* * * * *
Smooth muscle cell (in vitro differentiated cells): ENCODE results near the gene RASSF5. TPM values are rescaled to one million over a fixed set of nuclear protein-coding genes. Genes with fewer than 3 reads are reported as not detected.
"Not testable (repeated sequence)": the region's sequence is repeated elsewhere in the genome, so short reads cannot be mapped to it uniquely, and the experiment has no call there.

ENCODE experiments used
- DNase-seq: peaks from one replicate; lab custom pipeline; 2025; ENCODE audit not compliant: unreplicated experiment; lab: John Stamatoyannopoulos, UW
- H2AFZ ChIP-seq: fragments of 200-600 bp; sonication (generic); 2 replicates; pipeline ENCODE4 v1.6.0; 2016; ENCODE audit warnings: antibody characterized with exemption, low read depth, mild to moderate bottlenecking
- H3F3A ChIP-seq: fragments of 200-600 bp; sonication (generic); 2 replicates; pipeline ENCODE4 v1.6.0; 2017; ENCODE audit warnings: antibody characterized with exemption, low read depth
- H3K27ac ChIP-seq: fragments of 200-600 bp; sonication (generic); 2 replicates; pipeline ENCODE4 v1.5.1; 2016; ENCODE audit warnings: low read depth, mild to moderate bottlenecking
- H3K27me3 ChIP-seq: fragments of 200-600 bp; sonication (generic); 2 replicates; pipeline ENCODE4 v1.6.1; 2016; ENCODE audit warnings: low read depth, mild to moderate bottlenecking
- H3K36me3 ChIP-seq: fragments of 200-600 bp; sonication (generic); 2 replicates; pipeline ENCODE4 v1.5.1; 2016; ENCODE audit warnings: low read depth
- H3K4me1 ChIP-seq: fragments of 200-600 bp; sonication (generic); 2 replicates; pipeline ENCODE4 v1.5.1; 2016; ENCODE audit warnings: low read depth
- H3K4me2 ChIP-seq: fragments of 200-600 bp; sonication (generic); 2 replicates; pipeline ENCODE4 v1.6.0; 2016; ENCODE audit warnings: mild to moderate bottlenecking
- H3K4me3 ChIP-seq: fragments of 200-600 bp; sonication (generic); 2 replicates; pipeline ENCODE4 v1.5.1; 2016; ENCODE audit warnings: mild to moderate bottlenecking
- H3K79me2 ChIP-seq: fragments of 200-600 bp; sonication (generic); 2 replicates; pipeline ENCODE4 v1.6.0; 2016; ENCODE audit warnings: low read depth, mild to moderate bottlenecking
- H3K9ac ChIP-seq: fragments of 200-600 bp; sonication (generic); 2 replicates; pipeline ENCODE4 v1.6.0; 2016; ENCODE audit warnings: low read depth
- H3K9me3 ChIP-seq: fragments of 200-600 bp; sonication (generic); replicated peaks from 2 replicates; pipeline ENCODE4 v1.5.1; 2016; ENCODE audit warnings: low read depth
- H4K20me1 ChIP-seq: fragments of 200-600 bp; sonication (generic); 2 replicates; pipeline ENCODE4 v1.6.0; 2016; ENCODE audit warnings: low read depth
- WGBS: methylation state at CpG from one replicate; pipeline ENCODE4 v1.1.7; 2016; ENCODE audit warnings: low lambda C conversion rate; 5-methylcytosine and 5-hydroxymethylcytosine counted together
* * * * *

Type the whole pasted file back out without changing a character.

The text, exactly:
Smooth muscle cell (in vitro differentiated cells): ENCODE results near the gene RASSF5. TPM values are rescaled to one million over a fixed set of nuclear protein-coding genes. Genes with fewer than 3 reads are reported as not detected.
"Not testable (repeated sequence)": the region's sequence is repeated elsewhere in the genome, so short reads cannot be mapped to it uniquely, and the experiment has no call there.

ENCODE experiments used
- DNase-seq: peaks from one replicate; lab custom pipeline; 2025; ENCODE audit not compliant: unreplicated experiment; lab: John Stamatoyannopoulos, UW
- H2AFZ ChIP-seq: fragments of 200-600 bp; sonication (generic); 2 replicates; pipeline ENCODE4 v1.6.0; 2016; ENCODE audit warnings: antibody characterized with exemption, low read depth, mild to moderate bottlenecking
- H3F3A ChIP-seq: fragments of 200-600 bp; sonication (generic); 2 replicates; pipeline ENCODE4 v1.6.0; 2017; ENCODE audit warnings: antibody characterized with exemption, low read depth
- H3K27ac ChIP-seq: fragments of 200-600 bp; sonication (generic); 2 replicates; pipeline ENCODE4 v1.5.1; 2016; ENCODE audit warnings: low read depth, mild to moderate bottlenecking
- H3K27me3 ChIP-seq: fragments of 200-600 bp; sonication (generic); 2 replicates; pipeline ENCODE4 v1.6.1; 2016; ENCODE audit warnings: low read depth, mild to moderate bottlenecking
- H3K36me3 ChIP-seq: fragments of 200-600 bp; sonication (generic); 2 replicates; pipeline ENCODE4 v1.5.1; 2016; ENCODE audit warnings: low read depth
- H3K4me1 ChIP-seq: fragments of 200-600 bp; sonication (generic); 2 replicates; pipeline ENCODE4 v1.5.1; 2016; ENCODE audit warnings: low read depth
- H3K4me2 ChIP-seq: fragments of 200-600 bp; sonication (generic); 2 replicates; pipeline ENCODE4 v1.6.0; 2016; ENCODE audit warnings: mild to moderate bottlenecking
- H3K4me3 ChIP-seq: fragments of 200-600 bp; sonication (generic); 2 replicates; pipeline ENCODE4 v1.5.1; 2016; ENCODE audit warnings: mild to moderate bottlenecking
- H3K79me2 ChIP-seq: fragments of 200-600 bp; sonication (generic); 2 replicates; pipeline ENCODE4 v1.6.0; 2016; ENCODE audit warnings: low read depth, mild to moderate bottlenecking
- H3K9ac ChIP-seq: fragments of 200-600 bp; sonication (generic); 2 replicates; pipeline ENCODE4 v1.6.0; 2016; ENCODE audit warnings: low read depth
- H3K9me3 ChIP-seq: fragments of 200-600 bp; sonication (generic); replicated peaks from 2 replicates; pipeline ENCODE4 v1.5.1; 2016; ENCODE audit warnings: low read depth
- H4K20me1 ChIP-seq: fragments of 200-600 bp; sonication (generic); 2 replicates; pipeline ENCODE4 v1.6.0; 2016; ENCODE audit warnings: low read depth
- WGBS: methylation state at CpG from one replicate; pipeline ENCODE4 v1.1.7; 2016; ENCODE audit warnings: low lambda C conversion rate; 5-methylcytosine and 5-hydroxymethylcytosine counted together